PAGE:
When he left the car business, Ralph got involved in real estate investment and development and many other ventures. He got back into the car business again when he built Metro Auto Auctions in Phoenix and Dallas. First class operations and successful enough he sold them a few years ago to Warren Buffet’s Berkshire Hathaway. Ralph’s philosophy was if people are buying 13-15 million new cars a year, that means there are a lot of used cars around and used cars are where the money is. Then he told me he learned that from my Dad.

I’m going to miss Ralph, his intelligence, his counsel, his friendship.
I’m going to miss his incredible memory as well, one afternoon driving back from lunch in Phoenix, he quoted the entire pitch of the barker for Margie the Wham-Wham Girl’s cheesy strip show at a carnival we went to in junior high…part of it went ”She shakes it to the North, she shakes it to the south, she shakes it from the east and to the west aaaaannndd she shakes it where it shakes the best.” Ralph turned to me and said, “What was that damn song they played?” I said, “Preston Epp’s “Bongo Rock”. We both laughed like adolescent boys.


Ralph died yesterday in Scottsdale.

Thursday, September 28, 2017

Hefner is dead




Hugh Hefner is dead at 91.

I remember the first time I saw a Playboy magazine. I was 11 years old tagging along on a fishing trip to Lake of the Woods with my Dad and his friends. One of them brought a Playboy. They were drinking and playing poker on one of the nights we spent at the Trail’s End Resort and I snuck a peek at the magazine. Diane Webber was the Playmate of the Month. Diane was 25 years old at the time of the photoshoot. (She died a few years ago in Santa Monica. After a few roles in movies and doing Middle Eastern dancing and instruction, Diane worked as a law librarian for Santa Monica Law Firm.) Her pictures were very innocent by today’s standards, Diane was certainly a beautiful woman and for the first time in my life I began to imagine the possibilities.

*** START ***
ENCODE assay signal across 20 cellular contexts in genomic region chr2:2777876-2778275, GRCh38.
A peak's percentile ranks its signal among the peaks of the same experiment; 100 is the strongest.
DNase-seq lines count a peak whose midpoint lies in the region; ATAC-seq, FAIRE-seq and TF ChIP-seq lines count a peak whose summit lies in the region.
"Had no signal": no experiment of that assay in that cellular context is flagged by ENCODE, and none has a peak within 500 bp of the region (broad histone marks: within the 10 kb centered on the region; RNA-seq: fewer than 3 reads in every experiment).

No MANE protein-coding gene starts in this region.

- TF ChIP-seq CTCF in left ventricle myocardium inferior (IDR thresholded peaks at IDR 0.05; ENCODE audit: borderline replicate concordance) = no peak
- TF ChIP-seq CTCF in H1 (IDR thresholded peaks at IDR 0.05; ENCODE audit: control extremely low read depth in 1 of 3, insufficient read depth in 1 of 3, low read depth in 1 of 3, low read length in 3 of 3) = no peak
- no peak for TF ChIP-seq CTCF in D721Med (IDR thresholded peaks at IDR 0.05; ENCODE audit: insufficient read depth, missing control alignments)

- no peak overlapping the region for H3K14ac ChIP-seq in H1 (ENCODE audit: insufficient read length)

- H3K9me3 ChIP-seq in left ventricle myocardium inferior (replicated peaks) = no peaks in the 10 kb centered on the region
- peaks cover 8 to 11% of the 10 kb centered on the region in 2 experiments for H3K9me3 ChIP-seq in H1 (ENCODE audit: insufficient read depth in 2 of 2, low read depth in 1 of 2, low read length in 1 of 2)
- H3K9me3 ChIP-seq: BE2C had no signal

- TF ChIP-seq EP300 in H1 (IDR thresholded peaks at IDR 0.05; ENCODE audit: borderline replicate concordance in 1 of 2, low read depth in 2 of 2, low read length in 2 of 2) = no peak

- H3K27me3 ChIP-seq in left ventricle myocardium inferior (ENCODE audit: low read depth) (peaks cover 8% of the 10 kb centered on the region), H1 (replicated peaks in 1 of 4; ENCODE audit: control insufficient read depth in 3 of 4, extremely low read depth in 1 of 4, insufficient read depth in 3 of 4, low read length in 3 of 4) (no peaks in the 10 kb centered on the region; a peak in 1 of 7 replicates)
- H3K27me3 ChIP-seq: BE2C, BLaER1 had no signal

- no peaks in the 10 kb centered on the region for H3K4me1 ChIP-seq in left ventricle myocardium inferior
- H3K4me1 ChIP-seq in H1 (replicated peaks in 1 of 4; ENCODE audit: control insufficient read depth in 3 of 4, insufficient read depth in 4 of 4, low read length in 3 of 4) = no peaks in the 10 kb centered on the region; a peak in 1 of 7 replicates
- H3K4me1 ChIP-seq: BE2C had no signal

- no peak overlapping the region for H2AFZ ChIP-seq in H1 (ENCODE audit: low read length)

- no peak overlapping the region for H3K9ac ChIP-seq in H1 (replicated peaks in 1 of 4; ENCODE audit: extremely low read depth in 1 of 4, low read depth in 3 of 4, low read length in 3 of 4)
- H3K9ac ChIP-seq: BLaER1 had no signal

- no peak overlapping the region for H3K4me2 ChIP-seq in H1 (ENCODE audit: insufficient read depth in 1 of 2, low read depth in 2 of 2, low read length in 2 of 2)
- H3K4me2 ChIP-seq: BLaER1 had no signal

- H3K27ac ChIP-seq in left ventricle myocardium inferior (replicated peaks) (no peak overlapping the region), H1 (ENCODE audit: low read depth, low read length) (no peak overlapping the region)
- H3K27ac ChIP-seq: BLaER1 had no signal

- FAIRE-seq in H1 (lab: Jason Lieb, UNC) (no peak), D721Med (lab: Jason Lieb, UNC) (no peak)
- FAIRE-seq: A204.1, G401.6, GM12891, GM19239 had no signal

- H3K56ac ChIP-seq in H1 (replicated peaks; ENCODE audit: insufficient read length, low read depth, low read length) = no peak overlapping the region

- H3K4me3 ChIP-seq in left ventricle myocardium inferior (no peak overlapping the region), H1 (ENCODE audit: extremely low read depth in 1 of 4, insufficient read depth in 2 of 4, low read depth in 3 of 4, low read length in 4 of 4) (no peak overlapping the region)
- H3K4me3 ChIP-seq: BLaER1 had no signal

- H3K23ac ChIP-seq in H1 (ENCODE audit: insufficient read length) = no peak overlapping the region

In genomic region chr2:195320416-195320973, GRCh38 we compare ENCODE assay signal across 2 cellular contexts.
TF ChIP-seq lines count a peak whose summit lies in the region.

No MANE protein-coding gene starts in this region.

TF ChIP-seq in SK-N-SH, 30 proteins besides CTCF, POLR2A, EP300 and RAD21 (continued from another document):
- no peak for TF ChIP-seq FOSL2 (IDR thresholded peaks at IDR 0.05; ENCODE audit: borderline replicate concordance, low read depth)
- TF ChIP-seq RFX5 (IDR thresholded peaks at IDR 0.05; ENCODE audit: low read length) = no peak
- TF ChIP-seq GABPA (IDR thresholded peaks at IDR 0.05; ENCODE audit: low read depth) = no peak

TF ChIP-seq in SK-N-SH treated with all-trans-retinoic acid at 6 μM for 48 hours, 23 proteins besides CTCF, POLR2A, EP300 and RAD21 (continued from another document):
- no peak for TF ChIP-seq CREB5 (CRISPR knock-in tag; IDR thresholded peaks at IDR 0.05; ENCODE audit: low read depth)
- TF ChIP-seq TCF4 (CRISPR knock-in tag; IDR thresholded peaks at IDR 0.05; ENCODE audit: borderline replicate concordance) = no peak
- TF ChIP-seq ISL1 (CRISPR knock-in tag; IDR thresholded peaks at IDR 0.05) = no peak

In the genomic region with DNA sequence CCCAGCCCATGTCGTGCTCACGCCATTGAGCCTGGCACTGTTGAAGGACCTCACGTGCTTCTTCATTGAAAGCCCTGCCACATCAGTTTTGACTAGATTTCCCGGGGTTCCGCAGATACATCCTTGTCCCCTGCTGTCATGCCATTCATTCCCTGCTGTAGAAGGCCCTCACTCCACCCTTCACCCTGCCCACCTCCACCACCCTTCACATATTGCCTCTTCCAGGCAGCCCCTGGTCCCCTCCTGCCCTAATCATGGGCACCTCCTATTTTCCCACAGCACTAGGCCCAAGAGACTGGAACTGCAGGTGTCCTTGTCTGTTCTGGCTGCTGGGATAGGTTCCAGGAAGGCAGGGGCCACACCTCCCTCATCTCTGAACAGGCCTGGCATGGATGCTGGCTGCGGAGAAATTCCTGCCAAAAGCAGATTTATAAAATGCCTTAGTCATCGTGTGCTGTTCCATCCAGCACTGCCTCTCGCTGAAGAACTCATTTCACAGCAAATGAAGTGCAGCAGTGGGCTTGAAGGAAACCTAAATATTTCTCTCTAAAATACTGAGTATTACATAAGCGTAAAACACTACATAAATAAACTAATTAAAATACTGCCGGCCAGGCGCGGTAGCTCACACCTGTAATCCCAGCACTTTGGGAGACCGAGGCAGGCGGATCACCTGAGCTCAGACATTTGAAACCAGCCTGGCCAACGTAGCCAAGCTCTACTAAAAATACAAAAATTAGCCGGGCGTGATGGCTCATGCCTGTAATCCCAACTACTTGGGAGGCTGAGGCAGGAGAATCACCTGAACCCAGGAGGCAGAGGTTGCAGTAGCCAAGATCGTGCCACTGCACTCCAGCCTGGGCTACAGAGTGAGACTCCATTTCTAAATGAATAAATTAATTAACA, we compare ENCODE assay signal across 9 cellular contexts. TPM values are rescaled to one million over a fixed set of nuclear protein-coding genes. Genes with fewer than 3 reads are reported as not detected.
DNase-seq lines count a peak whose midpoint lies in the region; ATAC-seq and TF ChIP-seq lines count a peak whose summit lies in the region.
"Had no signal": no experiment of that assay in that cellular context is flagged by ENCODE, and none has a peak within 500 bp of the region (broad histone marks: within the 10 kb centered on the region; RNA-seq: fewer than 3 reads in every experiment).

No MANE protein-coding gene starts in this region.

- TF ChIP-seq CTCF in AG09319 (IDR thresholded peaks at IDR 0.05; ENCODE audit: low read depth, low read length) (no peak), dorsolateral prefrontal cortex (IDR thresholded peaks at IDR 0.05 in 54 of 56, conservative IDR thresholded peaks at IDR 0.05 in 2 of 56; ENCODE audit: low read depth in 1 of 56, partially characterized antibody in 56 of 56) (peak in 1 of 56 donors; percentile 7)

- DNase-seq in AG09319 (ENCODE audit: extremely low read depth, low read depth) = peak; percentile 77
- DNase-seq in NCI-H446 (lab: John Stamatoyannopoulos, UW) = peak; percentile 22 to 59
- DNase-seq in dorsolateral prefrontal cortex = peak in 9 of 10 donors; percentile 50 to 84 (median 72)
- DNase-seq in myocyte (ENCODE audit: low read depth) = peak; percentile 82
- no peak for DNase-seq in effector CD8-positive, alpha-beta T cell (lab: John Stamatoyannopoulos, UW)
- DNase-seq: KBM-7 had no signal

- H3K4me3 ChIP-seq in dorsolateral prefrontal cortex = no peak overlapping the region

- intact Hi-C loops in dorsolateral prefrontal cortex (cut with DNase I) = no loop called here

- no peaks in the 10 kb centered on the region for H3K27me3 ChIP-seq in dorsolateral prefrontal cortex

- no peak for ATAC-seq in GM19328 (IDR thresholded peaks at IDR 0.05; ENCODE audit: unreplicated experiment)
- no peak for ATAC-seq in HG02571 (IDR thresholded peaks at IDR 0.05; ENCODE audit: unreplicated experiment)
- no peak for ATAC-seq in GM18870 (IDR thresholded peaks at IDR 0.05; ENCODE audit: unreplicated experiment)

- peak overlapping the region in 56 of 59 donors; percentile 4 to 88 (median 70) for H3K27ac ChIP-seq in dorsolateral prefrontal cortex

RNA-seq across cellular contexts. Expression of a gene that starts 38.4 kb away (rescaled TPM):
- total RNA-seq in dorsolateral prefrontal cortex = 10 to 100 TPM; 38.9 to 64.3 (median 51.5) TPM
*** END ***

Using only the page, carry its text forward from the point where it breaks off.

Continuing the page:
In the 50’s the covers of men’s magazines and detective magazines all seemed to be devoted to bondage shots, rape fantasy and other misogynistic themes. I remember looking at those covers at the Bike Shop’s news stand while buying comic books when I was a little kid. Widman’s Candy’s news stand carried them too. I didn’t like those covers at all. Hugh Hefner’s Playboy magazine changed that, the Playmates were natural, girl next door types for the most part, cute, clean and All American sexy, like women you’d see on the street or in school. As strange as it may seem now, that was a big, big change.


When I was a young kid, those Playmates seemed out of reach and distant, more like my Mom’s friends than girls I knew. When I was a junior in high school that all changed with Christa Speck’s appearance as a Playmate and later as Playmate of the Year. Christa was 18, only two years older than I was. Men my age all remember Christa. (Christa later married TV Producer Marty Kroft) She was one of us.



I worked with a guy who had a long relationship with a former Playmate of the Month. She was a nice, smart, gorgeous woman. They broke up, he was an idiot and she wasn't.

I did read the articles, some of the monthly interviews were great reading. The reporting, the fiction, the music commentary and of course, the joke page were usually all good reads.

Hefner made it okay for all of us to be more open about our sexual nature. He dealt in fantasy for the most part but, he opened the conversation that it’s okay for women to be open about enjoying sexual relations. He opened men’s minds to understand that you have to give to receive and that it’s okay for women to ask a man for what they want in in an intimate relationship. He was outspoken on AIDS and Gay Marriage. He integrated Playboy early on by featuring black Playmates and Asian Playmates

I have no idea what Heffner was like in his personal relationships. I thought he was crazy not to marry Barbie Benton, I thought it was sleazy to devote damn near an entire issue to photoshoots of his fiancée, Kimberly Conrad. On the other hand, he bought the house next door to the mansion and gave it to her after their divorce, so he could be close to his children.




Hefner handed the reins of the corporation to his daughter Christie who has been the CEO for years.

The Hugh Hefner story, like the man, is complicated. The last 20 years or so he was strange in so many ways. Google Holly Madison. Read excerpts from her book for some insight.

Somebody once said, “The only reason Playboy has the articles is so guys can get them in the house.” Probably true, but the articles were almost always as good as the pictures. And the pictures were always good.